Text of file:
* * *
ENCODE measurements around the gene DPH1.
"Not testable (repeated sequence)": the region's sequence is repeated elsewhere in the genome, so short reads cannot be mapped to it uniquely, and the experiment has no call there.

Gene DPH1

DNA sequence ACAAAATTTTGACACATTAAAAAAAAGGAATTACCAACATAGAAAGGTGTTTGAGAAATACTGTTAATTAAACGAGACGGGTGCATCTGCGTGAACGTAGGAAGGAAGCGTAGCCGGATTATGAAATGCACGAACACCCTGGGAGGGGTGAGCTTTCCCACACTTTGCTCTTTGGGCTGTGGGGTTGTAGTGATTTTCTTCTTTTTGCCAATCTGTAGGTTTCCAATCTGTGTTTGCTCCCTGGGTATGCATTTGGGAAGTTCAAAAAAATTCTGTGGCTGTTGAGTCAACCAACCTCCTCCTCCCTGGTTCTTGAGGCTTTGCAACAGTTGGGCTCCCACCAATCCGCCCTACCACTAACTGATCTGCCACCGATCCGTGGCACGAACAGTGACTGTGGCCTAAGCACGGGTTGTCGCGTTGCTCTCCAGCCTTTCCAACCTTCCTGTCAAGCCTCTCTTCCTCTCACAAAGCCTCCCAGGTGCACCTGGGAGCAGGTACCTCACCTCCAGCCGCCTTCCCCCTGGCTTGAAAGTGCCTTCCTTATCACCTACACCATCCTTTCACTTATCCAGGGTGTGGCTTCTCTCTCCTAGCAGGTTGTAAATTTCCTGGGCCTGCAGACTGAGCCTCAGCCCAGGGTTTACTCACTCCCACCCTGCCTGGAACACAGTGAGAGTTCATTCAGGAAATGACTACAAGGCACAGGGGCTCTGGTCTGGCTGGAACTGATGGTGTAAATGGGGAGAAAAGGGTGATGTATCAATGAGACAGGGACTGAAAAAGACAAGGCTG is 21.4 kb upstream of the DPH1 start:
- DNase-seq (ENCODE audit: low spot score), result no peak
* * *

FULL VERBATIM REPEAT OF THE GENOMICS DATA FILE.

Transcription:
ENCODE measurements around the gene DPH1.
"Not testable (repeated sequence)": the region's sequence is repeated elsewhere in the genome, so short reads cannot be mapped to it uniquely, and the experiment has no call there.

Gene DPH1

DNA sequence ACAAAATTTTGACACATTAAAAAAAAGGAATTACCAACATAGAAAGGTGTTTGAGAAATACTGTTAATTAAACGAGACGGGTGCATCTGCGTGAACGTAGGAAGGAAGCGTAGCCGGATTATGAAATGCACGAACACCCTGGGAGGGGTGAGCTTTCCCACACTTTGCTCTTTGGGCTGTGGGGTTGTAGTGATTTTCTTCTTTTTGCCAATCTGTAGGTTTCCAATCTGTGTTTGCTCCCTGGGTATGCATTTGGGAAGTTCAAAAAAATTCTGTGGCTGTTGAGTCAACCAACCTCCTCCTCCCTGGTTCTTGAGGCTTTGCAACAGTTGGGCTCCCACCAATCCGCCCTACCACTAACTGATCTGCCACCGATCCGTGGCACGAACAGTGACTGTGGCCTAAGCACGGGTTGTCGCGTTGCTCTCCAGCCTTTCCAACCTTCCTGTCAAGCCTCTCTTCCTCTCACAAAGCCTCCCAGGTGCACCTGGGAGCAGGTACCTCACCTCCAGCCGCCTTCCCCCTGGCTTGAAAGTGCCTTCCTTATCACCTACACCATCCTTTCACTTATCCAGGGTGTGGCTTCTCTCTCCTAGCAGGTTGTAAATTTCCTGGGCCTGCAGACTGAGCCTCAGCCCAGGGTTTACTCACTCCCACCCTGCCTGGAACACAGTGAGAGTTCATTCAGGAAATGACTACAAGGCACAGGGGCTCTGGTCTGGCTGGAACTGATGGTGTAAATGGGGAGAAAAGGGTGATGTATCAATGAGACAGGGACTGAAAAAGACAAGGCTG is 21.4 kb upstream of the DPH1 start:
- DNase-seq (ENCODE audit: low spot score), result no peak